The poorest countries’ official bilateral debt to G20 countries reached $178bn in 2019, with 63 percent owed to China.
China has extended debt relief to developing countries worth a combined $2.1bn under the G20 framework, the highest among the group’s members in terms of the amount deferred, the country’s finance minister Liu Kun said on Friday.
Liu’s comments come as African countries, struggling with the COVID-19 pandemic, face another debt crisis, and will need more long-term help than the latest G20 Debt Service Suspension Initiative (DSSI) offers them to ward off trouble and keep much-needed investments coming in.
The China International Development Cooperation Agency, the country’s aid agency, and the Export-Import Bank of China, the official bilateral creditors, have suspended debt service payments from 23 countries, worth a total of $1.353bn, Liu said in a statement on the ministry’s website.
The China Development Bank, as a commercial creditor, signed agreements with developing countries involving $748m by the end of September, the statement added.
However, that is tiny compared with the debt developing countries owe China. The poorest countries’ official bilateral debt to G20 countries reached $178bn in 2019, with 63 percent of the total owed to China, a World Bank study showed.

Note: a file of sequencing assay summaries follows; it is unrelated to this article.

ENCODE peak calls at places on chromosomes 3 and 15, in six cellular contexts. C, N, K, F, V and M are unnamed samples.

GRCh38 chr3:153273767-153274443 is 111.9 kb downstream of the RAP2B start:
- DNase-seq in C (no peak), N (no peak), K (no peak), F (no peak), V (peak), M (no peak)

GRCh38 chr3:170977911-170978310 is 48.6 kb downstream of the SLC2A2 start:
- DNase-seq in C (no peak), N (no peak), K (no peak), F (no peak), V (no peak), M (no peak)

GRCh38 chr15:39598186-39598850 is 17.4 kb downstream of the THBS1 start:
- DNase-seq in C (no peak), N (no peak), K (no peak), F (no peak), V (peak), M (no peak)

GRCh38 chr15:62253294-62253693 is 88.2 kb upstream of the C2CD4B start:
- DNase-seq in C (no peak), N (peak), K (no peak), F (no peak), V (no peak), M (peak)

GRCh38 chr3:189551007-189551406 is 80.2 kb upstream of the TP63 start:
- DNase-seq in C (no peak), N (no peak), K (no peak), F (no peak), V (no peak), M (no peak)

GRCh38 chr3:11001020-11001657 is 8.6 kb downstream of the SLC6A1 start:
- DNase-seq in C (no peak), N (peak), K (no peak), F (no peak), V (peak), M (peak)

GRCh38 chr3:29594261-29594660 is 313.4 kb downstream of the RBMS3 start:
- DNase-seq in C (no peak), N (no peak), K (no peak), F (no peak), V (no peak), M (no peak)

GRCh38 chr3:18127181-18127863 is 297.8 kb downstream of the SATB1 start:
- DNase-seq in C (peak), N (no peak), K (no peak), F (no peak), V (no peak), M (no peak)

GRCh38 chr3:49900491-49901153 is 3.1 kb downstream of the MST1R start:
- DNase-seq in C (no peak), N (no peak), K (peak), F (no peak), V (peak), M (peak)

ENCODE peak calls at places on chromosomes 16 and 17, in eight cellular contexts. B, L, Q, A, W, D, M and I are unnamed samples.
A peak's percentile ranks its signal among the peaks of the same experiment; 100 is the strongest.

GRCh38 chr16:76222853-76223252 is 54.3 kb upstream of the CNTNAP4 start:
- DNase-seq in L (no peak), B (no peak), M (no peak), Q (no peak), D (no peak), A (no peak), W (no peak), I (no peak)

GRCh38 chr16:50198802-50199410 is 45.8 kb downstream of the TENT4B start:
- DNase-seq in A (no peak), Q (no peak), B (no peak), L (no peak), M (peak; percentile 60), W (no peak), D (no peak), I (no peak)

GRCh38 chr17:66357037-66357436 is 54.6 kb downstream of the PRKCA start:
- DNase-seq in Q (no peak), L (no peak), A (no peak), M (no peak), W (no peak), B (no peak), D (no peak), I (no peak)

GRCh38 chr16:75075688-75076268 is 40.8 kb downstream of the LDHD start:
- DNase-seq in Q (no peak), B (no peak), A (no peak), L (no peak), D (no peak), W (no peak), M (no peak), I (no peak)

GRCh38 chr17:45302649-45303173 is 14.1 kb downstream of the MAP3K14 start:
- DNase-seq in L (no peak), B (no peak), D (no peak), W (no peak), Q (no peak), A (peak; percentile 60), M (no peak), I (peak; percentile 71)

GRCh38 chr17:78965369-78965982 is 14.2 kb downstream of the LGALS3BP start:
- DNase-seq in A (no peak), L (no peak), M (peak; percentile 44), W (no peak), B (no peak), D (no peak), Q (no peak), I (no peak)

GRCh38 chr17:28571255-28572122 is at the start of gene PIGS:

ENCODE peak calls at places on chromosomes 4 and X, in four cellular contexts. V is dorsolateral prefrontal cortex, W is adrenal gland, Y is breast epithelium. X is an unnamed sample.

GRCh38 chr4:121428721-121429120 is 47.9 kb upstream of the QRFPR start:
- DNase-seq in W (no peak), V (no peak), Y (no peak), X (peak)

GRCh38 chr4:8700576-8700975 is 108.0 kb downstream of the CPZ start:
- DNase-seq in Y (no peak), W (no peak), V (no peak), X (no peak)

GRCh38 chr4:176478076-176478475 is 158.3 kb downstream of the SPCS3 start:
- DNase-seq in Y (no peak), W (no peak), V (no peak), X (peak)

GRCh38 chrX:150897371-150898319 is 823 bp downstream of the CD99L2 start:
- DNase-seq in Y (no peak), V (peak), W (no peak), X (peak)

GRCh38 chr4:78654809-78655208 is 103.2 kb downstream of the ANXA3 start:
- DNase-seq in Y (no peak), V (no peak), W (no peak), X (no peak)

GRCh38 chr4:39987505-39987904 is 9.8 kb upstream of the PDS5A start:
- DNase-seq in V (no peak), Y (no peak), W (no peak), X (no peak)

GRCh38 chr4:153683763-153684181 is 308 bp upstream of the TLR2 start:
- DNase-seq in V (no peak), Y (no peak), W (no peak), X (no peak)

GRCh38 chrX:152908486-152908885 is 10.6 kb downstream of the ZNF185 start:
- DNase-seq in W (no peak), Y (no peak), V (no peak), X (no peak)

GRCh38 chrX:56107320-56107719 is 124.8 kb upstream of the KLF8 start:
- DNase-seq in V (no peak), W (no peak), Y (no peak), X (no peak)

A third of the $30.5bn of public debt service payments due in 2021 by DSSI-eligible sub-Saharan African nations is owed to official Chinese creditors while a further 10 percent is linked to the China Development Bank, according to the Institute of International Finance.
The United States, China and other G20 countries have offered the world’s poorest countries – many of which are in Africa – relief until at least mid-2021 and will decide if another six months of extension is needed in April next year.
Liu said China was willing to step up financial help for developing countries and more support will be given to those hardest hit by the pandemic and under heavy stress. It will also prioritise the supply of any COVID-19 vaccine to poor economies.
China will also consider making donations to a multilateral debt relief facility if the World Bank decides to set one up, Liu said.